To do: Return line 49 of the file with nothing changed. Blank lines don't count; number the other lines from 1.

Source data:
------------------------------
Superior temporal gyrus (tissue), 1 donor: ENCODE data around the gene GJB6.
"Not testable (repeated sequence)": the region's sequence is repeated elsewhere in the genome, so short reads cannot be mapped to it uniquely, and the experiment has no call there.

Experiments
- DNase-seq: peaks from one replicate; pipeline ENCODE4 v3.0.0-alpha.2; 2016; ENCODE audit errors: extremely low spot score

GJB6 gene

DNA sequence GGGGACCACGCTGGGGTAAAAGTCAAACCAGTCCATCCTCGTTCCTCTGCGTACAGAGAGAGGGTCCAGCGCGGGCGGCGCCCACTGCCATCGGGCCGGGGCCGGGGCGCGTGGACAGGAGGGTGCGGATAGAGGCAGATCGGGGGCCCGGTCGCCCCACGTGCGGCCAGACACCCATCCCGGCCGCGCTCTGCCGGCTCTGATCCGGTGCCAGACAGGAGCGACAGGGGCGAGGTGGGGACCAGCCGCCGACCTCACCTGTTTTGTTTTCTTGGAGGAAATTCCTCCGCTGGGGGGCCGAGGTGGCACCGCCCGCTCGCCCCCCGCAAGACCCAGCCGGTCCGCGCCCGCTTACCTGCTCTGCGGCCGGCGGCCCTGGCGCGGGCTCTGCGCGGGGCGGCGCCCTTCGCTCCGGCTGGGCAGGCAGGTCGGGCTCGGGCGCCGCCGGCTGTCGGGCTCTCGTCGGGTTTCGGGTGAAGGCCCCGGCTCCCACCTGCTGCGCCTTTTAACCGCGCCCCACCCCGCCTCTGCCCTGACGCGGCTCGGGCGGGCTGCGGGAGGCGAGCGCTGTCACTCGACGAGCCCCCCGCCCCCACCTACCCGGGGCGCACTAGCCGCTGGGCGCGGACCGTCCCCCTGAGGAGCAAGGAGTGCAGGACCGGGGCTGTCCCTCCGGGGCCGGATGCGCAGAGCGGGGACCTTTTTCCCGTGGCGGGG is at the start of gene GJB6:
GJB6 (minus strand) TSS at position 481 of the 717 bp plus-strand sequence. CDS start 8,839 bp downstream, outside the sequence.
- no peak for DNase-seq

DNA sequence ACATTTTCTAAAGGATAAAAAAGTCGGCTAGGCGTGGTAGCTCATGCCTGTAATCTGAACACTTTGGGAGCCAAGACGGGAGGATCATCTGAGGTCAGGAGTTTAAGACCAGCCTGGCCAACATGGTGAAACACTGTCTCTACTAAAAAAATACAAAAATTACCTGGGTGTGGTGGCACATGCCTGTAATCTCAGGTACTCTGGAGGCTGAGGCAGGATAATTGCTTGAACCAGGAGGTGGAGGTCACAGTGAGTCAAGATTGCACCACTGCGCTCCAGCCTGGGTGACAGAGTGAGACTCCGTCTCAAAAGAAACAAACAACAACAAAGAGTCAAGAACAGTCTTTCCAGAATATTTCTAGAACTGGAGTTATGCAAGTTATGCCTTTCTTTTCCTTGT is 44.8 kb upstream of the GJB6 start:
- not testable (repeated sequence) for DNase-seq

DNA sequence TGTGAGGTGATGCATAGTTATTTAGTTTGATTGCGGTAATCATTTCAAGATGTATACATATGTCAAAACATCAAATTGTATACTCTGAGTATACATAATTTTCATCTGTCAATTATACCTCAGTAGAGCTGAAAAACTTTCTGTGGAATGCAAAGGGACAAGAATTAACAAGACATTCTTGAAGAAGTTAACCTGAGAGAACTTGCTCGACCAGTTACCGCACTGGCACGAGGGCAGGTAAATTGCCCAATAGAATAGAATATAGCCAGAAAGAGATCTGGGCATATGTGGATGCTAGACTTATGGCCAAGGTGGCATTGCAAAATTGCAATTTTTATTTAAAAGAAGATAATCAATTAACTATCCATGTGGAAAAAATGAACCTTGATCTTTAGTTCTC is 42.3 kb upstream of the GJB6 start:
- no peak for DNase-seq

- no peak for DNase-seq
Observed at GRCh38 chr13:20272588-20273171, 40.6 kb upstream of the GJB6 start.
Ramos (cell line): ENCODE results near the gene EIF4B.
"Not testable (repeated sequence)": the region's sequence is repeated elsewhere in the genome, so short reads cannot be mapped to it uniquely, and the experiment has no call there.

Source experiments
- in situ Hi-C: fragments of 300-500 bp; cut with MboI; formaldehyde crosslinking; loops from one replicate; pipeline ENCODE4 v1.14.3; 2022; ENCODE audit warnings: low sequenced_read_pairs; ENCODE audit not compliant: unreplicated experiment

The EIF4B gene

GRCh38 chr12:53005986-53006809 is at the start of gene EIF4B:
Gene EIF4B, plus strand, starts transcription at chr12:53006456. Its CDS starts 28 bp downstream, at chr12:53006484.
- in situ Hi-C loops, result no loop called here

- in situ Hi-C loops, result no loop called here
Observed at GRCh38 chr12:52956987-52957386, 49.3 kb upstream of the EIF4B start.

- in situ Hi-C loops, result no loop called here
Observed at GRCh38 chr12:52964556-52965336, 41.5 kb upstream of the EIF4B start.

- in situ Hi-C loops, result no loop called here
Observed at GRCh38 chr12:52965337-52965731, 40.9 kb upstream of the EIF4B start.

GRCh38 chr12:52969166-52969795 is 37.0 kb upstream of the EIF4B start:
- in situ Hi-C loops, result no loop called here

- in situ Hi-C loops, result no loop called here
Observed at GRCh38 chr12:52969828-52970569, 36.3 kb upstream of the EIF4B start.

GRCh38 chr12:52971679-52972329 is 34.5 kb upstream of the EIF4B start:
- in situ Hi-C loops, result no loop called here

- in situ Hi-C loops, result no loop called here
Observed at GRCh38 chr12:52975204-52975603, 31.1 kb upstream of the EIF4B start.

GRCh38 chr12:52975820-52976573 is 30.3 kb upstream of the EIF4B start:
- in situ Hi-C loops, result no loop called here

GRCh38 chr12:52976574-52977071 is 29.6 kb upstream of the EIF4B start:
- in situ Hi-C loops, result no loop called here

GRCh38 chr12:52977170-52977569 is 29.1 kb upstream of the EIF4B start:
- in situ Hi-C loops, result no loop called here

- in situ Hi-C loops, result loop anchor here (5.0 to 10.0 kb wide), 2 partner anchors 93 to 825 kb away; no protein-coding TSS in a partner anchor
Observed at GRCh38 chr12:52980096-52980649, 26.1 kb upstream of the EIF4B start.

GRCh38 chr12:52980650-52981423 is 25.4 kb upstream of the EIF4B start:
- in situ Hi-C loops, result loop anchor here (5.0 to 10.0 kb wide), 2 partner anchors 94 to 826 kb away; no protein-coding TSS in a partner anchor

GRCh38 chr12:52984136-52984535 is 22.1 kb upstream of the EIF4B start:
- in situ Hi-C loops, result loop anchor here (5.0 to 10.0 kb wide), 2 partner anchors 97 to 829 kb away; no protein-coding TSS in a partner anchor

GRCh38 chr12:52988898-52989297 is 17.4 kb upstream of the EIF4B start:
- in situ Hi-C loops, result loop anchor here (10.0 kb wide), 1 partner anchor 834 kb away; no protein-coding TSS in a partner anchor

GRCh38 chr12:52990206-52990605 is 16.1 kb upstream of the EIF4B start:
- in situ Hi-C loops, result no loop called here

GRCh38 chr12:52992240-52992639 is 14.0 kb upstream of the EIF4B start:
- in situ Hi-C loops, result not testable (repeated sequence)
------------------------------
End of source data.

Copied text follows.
GRCh38 chr12:52988898-52989297 is 17.4 kb upstream of the EIF4B start: